Tonight I watched an amazing movie with my 15 year old daughter. The “boys” have left for a Father-Son retreat so we have decided to have a fun mother-daughter night full of lattes, ice cream, Panda Express, and, of course…chick flicks! We watched, among other movies, The Vow, a movie about commitment, marriage, and love. The movie follows a married couple through their courtship and marriage, as well as an accident that erases the wife’s memory of any of their time together. With her only memories dating back to the beginning of college, she finds it too difficult to go back to their old life. Instead, she returns to the last season of life she remembers, trying to rebuild her life and figure out who she is.
It took some time tonight to recognize why I felt sad when it finished. After hugging my daughter goodnight, I spent time in contemplation and realized that tonight I was the woman in the story. While I haven’t been in an accident, I still feel like trauma has erased my memory of who I really am. In many ways, I feel like her, trying to put back the pieces. What was I like before all of this happened? I think I used to be fun and laugh a lot, even though at times I only see fleeting glimpses of that girl. I used to love art and music before my energy level plummeted too low to enjoy such things. I’m pretty sure I could relax and let go of things much easier, too. I used to be (or at least feel) more loving. And I’m pretty sure I did NOT have this much grey hair or this many wrinkles on my face!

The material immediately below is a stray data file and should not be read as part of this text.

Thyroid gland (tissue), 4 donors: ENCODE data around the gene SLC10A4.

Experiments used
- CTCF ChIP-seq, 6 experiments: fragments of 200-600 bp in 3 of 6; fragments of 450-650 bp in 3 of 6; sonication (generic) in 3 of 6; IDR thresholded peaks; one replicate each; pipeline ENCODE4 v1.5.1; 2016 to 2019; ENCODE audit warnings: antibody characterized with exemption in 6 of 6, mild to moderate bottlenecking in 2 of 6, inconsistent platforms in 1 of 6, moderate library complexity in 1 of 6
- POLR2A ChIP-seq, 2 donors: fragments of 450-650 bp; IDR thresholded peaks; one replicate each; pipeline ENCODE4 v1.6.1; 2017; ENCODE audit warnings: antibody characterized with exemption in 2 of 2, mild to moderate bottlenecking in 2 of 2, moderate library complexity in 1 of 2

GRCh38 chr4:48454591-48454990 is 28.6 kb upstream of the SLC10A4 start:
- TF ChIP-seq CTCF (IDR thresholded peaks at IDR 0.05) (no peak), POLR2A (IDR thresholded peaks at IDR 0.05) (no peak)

Remembering who we are sans children can be so important. While wounded children complicate this matter, we still must provide ourselves with the time and space to remember those things we like to do and who we truly are on the inside. If we center our lives entirely on our children, we lose part of ourselves in the process. For those of us parenting RAD children, we begin to allow THEIR issues to define us and we cease being as effective at pulling them out of their hurt and rage.
Tonight I also realized how far my daughter has come. There was a time when her pathology made it not so fun to be around her. Now I’m beginning to see this amazing young woman who, while she still deals with issues, has come far in her healing process and has become a joy to spend time with. Having a break from our most severe child has been able to give me a little bit of perspective on just how much she has changed and how much I’ve been allowing our most wounded child to create an atmosphere of stress in our house. And I’ve decided that I’m done living in stress and allowing his constant games to drain our families emotional resources.
Time to get back to taking better care of myself so I can get back into the game of helping him heal, rather than letting his hurt and rage control our lives. Boy, I wish this was easier!
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